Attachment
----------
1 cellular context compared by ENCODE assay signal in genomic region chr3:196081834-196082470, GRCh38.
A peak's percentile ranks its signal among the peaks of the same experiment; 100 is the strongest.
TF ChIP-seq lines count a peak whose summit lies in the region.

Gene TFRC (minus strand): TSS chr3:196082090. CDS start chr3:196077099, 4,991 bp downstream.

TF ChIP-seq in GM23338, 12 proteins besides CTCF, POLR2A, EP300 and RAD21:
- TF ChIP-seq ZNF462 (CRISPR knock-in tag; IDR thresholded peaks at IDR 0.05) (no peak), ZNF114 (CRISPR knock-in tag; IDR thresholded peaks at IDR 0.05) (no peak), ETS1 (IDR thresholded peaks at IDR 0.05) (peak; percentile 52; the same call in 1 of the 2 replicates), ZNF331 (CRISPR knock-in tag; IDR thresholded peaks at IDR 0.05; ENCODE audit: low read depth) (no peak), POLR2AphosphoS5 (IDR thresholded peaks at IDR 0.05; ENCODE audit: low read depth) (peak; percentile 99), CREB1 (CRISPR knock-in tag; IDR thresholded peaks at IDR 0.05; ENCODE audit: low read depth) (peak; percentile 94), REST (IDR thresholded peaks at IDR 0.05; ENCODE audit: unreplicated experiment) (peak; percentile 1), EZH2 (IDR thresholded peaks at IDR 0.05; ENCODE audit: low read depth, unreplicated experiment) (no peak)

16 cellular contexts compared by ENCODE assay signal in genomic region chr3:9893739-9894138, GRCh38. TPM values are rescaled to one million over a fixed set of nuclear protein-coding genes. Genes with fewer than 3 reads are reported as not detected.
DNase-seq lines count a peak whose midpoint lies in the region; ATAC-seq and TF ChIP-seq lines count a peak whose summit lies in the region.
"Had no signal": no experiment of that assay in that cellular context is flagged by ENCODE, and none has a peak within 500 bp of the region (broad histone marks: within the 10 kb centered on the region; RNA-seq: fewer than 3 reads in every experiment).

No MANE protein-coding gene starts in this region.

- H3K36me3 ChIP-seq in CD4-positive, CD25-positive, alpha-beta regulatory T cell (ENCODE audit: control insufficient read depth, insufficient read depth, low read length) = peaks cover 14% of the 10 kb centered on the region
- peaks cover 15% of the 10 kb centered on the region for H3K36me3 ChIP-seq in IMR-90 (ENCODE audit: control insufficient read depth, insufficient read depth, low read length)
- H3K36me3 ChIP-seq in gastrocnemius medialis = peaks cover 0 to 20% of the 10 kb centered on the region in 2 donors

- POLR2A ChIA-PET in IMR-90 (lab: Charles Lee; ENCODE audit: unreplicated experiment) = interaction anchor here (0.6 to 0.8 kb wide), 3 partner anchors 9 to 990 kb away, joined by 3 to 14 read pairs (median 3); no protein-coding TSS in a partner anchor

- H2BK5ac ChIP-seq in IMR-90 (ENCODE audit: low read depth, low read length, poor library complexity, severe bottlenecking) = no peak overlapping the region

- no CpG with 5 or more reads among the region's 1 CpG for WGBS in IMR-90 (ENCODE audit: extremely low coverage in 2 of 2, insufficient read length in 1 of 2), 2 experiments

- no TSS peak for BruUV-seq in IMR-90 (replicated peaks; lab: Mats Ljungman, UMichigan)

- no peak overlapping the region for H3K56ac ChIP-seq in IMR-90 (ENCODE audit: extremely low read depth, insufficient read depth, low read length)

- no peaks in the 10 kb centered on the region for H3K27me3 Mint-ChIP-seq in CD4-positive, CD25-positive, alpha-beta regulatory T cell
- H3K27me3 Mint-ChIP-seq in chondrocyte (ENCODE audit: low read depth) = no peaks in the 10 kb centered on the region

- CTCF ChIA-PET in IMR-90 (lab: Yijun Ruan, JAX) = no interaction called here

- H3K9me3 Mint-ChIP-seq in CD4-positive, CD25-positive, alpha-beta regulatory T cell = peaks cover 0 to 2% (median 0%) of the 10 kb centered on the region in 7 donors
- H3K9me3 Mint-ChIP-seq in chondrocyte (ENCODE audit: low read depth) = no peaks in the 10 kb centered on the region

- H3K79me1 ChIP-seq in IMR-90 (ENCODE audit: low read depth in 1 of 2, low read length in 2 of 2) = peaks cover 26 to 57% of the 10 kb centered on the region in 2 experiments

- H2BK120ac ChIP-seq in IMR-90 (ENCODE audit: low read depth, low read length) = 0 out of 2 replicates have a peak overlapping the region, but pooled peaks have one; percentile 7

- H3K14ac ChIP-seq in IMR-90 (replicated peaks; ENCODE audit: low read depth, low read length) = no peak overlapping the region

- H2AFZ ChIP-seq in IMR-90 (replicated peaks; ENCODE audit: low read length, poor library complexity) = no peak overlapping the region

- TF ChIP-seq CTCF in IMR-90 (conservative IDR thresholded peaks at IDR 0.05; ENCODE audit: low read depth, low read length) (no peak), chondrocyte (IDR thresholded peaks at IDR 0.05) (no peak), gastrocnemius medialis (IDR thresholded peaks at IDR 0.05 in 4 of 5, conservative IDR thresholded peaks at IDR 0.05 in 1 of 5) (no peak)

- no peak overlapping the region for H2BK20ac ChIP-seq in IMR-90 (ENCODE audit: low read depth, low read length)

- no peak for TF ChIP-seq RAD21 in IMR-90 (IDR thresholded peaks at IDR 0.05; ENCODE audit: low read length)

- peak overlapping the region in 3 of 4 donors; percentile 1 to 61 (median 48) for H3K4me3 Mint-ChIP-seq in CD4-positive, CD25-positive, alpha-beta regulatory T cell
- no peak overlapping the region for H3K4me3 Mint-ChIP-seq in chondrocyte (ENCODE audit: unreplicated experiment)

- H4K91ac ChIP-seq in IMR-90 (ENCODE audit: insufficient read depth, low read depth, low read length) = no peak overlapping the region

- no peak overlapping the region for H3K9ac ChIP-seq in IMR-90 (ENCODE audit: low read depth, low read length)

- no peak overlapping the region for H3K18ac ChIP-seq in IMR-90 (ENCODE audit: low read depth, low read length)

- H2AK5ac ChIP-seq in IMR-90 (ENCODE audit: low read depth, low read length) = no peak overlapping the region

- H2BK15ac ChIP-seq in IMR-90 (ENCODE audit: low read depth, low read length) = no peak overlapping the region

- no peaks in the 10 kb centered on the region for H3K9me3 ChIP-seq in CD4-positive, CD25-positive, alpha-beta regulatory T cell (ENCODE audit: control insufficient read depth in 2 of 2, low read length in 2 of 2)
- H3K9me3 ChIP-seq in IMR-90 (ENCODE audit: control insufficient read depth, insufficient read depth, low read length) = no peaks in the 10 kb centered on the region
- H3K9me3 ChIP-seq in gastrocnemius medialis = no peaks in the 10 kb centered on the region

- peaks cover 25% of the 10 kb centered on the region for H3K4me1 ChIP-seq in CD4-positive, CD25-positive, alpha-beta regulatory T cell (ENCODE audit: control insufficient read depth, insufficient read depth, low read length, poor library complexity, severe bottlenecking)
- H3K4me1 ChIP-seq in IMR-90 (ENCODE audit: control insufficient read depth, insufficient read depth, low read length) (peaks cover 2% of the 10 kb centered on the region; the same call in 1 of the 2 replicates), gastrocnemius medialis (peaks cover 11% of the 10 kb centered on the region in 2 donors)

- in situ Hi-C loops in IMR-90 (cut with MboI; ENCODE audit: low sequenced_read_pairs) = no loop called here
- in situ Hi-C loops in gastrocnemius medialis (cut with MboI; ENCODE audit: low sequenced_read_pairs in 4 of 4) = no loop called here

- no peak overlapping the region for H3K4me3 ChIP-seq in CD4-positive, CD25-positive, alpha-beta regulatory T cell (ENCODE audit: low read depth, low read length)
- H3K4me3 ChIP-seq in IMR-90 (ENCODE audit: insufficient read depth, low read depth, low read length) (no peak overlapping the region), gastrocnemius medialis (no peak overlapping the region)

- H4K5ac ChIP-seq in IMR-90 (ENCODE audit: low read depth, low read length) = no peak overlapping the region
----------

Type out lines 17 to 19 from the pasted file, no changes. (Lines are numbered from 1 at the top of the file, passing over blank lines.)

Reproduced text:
- no TSS peak for BruUV-seq in IMR-90 (replicated peaks; lab: Mats Ljungman, UMichigan)

- no peak overlapping the region for H3K56ac ChIP-seq in IMR-90 (ENCODE audit: extremely low read depth, insufficient read depth, low read length)

- no peaks in the 10 kb centered on the region for H3K27me3 Mint-ChIP-seq in CD4-positive, CD25-positive, alpha-beta regulatory T cell